Answer: Richard Nixon signed Title IX into law and P.D. James published An Unsuitable Job For A Woman.
Unsuitable introduced Cordelia Gray, a woman who owned a private detective agency. There had been women sleuths before her, but most of them were amateurs. The few women private eyes who preceded her were written by men. Cordelia was the beginning of a sub-genre of women private eyes written by women and who appealed to women. She was quickly followed by Marcia Muller's Sharon McCone, Sue Grafton's Kinsey Milhone, Sara Paretsky's V. I. Warshawski and many, many more.
Title IX was the section of the education act that mandated equality for women in athletics. Because of Title IX, women have opportunities in high school and college to play team sports such as basketball, soccer, softball and volleyball.
At this point, I should confess that the reason this post is late is because last night I watched the Texas A&M women beat Notre Dame for the NCAA basketball championship. 76 to 70, in case you're wondering. It is the first basketball championship in school history. There was no way I was going to let something like writing interfere with my enjoyment of the game. Afterwards, it was all celebration. It was the best basketball championship game of the year, certainly better played than the men's championship, which was ugly beyond words. The two teams last night had been seeded number two in the tournament, which meant that both took on the underdog role and had to fight two number-one seeded, traditional powerhouses to get to the championship game.
To bring this back to mysteries, I like reading about scrappy underdogs; I love it when the mighty are brought low. I cheer when the person who wasn't supposed to be there is the last girl standing. Is there a connection between Title IX and women sleuths? Sure. One word: Guts.
During the game last night we talked about how women's basketball had changed since our days in college. We all remembered when women played six on a team--3 on offense and 3 on defense. Each player played on only half of the court. If you were on offense, you couldn't cross the line to the defensive side. You had to wait for the ball to come to you. No driving 94 feet for the last-second layup, no going after a loose ball, no contact. It was unladylike. Last night there was plenty of unladylike behavior. Bodies hit the floor. Bodies hit other bodies. There were charging fouls, blocking fouls, and a foul for swinging an elbow too high (and colliding with a chin). Players limped to the line to take their foul shots. It's the new definition of ladylike.
Billie Jean King, in an interview about Title IX, said that the best thing about the act was the effect it had on team sports. There had been plenty of women athletes before Title IX, but they were mainly individual sports like tennis, golf, swimming and figure skating. They were certainly not contact sports. Last night's game was exactly what the opponents of Title IX feared would happen: women sacrificing their bodies for the team, getting knocked down seven times and getting up eight.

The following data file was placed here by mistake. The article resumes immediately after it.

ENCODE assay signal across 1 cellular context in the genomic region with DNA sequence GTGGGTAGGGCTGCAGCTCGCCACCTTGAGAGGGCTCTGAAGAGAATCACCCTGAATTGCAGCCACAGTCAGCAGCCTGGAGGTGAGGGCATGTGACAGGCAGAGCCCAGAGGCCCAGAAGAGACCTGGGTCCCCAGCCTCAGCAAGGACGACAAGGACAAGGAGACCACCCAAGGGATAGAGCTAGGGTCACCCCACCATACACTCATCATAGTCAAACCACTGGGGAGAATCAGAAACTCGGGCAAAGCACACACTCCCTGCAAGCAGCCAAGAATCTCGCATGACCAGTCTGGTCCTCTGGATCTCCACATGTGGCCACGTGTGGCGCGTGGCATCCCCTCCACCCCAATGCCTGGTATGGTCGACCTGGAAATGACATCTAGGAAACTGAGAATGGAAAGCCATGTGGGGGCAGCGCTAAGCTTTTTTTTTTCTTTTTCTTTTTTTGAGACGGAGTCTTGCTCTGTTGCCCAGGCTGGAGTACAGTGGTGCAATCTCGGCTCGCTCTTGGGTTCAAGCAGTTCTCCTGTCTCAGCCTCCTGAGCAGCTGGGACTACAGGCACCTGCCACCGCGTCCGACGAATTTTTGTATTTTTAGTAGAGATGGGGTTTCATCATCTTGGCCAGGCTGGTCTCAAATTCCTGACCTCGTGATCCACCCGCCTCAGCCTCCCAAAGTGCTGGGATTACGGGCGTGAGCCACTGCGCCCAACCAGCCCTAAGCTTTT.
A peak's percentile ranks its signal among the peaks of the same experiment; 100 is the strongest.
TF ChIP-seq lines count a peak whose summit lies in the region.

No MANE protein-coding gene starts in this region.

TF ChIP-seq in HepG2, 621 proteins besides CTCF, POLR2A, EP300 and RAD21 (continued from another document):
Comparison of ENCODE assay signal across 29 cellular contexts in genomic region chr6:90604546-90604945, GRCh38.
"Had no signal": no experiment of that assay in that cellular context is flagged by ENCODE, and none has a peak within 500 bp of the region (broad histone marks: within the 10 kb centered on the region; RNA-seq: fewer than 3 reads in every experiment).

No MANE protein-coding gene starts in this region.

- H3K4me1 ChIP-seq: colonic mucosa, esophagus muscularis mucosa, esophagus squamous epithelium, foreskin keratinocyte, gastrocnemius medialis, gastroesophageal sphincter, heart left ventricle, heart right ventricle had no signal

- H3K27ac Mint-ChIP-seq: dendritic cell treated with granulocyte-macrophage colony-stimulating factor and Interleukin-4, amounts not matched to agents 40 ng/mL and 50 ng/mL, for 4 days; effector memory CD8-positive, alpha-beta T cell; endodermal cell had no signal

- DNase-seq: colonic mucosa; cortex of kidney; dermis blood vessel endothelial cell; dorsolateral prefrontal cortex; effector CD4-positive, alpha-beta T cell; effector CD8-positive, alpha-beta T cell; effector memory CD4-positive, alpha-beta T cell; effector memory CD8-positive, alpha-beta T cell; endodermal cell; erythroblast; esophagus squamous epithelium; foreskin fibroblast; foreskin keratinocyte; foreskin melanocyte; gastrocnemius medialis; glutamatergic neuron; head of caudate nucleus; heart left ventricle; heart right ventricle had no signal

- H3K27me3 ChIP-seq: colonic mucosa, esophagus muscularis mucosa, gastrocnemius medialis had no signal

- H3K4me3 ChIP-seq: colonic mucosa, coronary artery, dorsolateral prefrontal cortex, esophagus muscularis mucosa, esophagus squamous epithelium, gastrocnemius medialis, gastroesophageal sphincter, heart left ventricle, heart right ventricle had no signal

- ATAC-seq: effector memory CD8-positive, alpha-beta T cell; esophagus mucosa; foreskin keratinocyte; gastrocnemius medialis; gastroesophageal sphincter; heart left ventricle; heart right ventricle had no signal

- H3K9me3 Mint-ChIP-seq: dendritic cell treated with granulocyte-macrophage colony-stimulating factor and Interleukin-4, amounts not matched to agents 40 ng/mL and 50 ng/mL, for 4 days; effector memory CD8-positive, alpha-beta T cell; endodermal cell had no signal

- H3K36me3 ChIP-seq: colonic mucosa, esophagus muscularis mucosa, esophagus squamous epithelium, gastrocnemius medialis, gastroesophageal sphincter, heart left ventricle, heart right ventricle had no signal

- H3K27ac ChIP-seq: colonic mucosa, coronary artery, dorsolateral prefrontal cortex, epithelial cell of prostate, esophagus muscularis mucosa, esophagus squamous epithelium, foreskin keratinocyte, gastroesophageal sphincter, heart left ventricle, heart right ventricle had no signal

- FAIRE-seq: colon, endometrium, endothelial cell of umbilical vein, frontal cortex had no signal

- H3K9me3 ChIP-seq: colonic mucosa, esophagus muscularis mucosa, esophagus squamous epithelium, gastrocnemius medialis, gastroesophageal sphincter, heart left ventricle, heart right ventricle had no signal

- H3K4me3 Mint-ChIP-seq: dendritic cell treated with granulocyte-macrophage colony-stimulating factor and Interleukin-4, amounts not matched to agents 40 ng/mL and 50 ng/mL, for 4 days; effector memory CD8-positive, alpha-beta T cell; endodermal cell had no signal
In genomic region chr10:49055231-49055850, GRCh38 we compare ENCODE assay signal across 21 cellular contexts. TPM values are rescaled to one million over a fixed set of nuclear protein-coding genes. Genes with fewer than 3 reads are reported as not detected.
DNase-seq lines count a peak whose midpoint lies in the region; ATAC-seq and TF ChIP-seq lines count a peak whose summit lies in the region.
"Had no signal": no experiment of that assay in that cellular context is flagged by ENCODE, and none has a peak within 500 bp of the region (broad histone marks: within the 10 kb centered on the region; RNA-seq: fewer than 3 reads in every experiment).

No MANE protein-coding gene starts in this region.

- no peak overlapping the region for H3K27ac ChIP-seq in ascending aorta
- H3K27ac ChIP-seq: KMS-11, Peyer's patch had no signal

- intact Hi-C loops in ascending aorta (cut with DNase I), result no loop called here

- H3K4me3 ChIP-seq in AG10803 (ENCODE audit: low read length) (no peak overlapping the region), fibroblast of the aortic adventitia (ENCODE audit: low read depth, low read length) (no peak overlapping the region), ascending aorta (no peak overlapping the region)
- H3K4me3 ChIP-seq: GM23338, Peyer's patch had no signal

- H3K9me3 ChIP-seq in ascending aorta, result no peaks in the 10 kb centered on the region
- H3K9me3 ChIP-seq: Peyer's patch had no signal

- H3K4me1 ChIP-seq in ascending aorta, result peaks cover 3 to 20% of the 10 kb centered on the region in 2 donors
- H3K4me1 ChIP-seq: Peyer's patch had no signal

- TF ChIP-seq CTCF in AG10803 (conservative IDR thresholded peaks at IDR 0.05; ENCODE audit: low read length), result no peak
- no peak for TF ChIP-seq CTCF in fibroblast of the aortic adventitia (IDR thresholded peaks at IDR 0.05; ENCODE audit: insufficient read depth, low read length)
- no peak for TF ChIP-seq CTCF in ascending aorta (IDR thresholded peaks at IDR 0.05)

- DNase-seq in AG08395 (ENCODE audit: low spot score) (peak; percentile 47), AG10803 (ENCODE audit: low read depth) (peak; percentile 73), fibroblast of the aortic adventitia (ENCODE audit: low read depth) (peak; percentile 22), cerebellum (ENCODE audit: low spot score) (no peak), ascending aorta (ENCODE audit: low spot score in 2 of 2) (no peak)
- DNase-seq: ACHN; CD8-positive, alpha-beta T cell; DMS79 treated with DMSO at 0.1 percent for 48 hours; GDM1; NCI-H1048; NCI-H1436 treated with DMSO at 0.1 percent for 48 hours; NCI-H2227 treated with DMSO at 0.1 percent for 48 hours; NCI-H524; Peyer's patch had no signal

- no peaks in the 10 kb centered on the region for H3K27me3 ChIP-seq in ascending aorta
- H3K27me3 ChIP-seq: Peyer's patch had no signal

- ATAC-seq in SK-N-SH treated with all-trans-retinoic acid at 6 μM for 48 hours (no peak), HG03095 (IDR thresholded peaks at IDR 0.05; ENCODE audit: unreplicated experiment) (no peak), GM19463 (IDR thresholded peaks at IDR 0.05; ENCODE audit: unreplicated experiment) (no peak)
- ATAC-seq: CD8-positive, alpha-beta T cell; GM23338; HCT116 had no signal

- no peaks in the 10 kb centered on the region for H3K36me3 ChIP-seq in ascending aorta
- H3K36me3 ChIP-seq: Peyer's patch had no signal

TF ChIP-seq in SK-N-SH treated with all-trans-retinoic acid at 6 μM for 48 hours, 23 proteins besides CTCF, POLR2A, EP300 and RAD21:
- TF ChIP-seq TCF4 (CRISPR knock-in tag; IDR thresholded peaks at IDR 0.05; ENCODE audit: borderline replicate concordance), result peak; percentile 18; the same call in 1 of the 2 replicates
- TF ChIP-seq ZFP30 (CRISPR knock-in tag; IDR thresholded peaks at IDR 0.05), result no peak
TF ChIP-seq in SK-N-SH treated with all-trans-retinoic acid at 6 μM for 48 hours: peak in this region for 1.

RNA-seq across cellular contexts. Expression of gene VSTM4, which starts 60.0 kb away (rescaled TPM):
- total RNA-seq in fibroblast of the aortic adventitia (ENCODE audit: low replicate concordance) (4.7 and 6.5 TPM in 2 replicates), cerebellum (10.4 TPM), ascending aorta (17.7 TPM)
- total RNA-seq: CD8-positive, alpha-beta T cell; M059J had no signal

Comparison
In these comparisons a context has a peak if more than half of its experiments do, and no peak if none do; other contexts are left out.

Isn't that the essence of character?
When I was creating my first main character, my wife said, give her a team sport like basketball. So I did. I took inspiration from women who suffered adversity to play. Women such as all the collegiate athletes who, before the WNBA, had to leave their country if they wanted to keep playing, who battled homesickness for the love of the game. I took inspiration from Sheila Tighe, who after 14 years away from basketball, gave up a lucrative career to try to make a come back. Here is what Sports Illustrated said about her:
If you happened to be pool-side at La Quinta Resort in Palm Springs, Calif., a couple of weeks ago, perhaps you noticed the 36-year-old woman wearing the god-awful black toenail polish—black because, she joked, she'd just been to war. Or perhaps you glimpsed the bruises exploding like tiny fireworks on her arms, or the angry red scratches around them. Perhaps you gasped at the half-dollar-sized blisters on the bottoms of her feet, or the parchment-colored dead skin that was peeling off because of the countless miles she'd recently run. As she lay there on her chaise longue for four days, reading a mystery novel and not wanting to move, those marks were the only clues to who she once was. Or to what she'd just been through.
Read more: http://sportsillustrated.cnn.com/vault/article/magazine/MAG1012999/index.htm#ixzz1IlkLZGeYWhat makes someone put themselves through that? What makes these women athletes put up with so much pain to play for less glory and money than is lavished on the men? What makes a woman detective stay on the hunt when the odds are against her? I know how the Aggies won the championship. On guts. They didn't quit. That motivation is the core of the characters I want to write about and read about.
Don't you love the irony in the title, An Unsuitable Job For A Woman? Prior to 1972, private investigator and basketball player were unsuitable jobs for women. Now women are going hard at it in the best stories and on the biggest stage. Last night was one for history, but there's much more to come.
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